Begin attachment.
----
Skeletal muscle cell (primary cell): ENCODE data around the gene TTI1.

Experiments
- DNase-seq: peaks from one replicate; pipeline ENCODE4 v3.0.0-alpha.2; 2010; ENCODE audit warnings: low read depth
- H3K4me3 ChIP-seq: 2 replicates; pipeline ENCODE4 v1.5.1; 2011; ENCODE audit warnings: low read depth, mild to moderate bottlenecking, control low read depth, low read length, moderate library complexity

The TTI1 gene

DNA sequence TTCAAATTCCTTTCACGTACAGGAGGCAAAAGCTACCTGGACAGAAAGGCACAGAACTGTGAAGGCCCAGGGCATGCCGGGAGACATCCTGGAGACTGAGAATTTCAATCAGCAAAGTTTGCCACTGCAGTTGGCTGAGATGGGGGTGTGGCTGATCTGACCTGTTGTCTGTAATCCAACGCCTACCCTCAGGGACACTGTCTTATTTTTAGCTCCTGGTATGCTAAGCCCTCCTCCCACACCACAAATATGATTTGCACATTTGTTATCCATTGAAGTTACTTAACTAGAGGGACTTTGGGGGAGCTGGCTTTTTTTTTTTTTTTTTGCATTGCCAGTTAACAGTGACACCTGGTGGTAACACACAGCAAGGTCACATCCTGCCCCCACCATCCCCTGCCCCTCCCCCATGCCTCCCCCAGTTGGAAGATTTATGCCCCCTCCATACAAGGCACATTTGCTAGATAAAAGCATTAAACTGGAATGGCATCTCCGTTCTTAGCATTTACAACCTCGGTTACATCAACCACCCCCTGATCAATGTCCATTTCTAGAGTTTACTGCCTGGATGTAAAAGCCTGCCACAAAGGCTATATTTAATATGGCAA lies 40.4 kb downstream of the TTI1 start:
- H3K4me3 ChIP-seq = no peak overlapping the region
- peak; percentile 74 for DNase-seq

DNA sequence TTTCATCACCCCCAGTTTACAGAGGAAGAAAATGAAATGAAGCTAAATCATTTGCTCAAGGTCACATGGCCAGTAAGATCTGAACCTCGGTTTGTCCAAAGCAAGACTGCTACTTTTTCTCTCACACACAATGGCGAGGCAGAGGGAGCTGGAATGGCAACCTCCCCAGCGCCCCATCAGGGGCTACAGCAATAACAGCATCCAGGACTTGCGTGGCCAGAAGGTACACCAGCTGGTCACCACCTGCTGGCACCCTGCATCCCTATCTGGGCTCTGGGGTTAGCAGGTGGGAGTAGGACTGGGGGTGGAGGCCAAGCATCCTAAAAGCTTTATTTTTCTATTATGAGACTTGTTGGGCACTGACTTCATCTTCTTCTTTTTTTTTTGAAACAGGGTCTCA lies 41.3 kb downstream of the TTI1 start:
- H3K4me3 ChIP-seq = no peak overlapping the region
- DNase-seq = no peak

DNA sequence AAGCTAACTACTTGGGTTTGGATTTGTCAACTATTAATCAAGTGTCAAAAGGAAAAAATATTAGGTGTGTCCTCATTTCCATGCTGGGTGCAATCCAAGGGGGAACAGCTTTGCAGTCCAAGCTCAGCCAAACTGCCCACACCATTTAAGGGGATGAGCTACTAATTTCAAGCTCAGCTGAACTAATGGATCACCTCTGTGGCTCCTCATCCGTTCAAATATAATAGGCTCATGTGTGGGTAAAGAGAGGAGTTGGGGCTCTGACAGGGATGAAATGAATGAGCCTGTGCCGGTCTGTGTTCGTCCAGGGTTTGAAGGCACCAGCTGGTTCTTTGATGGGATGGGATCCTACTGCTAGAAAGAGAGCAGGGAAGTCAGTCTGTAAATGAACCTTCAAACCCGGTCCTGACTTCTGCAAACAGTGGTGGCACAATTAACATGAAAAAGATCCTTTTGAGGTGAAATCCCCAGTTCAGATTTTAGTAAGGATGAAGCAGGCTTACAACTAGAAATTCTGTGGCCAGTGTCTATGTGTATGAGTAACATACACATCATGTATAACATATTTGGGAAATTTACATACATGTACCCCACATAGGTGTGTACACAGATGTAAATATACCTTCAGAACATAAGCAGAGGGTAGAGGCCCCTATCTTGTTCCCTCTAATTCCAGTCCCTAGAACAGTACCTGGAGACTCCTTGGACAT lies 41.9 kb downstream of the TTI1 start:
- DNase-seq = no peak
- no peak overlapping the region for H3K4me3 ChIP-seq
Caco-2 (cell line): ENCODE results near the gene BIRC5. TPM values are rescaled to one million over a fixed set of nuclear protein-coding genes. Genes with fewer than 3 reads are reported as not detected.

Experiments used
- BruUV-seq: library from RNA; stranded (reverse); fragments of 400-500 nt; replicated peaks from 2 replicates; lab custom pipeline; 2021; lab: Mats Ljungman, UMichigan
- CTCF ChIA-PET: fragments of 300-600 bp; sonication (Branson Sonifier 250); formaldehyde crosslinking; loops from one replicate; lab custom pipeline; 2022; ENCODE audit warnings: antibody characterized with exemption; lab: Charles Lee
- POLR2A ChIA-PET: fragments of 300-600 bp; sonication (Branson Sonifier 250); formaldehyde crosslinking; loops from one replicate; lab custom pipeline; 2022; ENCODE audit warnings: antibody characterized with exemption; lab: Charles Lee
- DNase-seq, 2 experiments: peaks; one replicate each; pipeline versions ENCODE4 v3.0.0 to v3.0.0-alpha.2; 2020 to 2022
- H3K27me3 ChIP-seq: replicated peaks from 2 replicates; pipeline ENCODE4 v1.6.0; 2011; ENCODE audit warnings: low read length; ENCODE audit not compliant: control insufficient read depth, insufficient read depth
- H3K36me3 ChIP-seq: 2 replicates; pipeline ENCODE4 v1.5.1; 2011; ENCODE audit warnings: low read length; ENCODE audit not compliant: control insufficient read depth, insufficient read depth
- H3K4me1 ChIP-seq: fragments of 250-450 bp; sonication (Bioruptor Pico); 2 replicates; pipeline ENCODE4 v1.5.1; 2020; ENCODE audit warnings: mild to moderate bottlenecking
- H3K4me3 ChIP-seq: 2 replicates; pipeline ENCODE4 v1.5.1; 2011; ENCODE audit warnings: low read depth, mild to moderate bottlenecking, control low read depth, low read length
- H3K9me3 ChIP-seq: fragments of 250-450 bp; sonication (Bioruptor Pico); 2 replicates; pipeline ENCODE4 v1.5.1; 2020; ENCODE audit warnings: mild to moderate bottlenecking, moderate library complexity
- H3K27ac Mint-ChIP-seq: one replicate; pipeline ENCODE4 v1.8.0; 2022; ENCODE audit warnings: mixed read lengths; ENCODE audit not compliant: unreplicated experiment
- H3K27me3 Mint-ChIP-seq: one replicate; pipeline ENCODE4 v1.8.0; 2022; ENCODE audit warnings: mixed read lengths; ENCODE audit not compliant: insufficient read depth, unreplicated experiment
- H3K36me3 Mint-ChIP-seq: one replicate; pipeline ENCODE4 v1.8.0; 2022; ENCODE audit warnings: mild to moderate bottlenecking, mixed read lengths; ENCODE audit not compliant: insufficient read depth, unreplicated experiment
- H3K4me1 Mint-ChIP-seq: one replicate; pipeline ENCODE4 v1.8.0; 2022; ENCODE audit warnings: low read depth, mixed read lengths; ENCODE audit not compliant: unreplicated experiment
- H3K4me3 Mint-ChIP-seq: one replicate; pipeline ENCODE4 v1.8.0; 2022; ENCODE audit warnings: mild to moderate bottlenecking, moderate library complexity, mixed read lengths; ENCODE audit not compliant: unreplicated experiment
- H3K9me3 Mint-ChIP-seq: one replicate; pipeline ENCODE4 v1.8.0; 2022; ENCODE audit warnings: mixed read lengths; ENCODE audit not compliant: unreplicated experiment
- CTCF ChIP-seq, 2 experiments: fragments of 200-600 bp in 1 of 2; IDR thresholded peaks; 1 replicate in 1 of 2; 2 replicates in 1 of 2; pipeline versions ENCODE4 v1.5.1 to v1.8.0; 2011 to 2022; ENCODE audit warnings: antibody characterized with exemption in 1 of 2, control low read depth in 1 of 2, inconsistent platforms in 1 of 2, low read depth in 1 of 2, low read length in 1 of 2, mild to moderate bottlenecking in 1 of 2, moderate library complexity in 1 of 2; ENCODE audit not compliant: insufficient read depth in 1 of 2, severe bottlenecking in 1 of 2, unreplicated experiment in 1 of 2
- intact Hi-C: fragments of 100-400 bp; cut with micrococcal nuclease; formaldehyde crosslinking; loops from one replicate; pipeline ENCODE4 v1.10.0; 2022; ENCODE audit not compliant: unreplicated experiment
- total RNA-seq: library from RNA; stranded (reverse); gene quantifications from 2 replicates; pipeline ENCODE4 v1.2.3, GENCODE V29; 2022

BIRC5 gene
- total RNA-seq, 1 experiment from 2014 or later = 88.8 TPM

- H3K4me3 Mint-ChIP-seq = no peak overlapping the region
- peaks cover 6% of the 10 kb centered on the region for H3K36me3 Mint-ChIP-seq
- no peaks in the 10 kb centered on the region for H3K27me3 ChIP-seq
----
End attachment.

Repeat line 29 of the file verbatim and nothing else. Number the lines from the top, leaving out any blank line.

- H3K4me1 Mint-ChIP-seq: one replicate; pipeline ENCODE4 v1.8.0; 2022; ENCODE audit warnings: low read depth, mixed read lengths; ENCODE audit not compliant: unreplicated experiment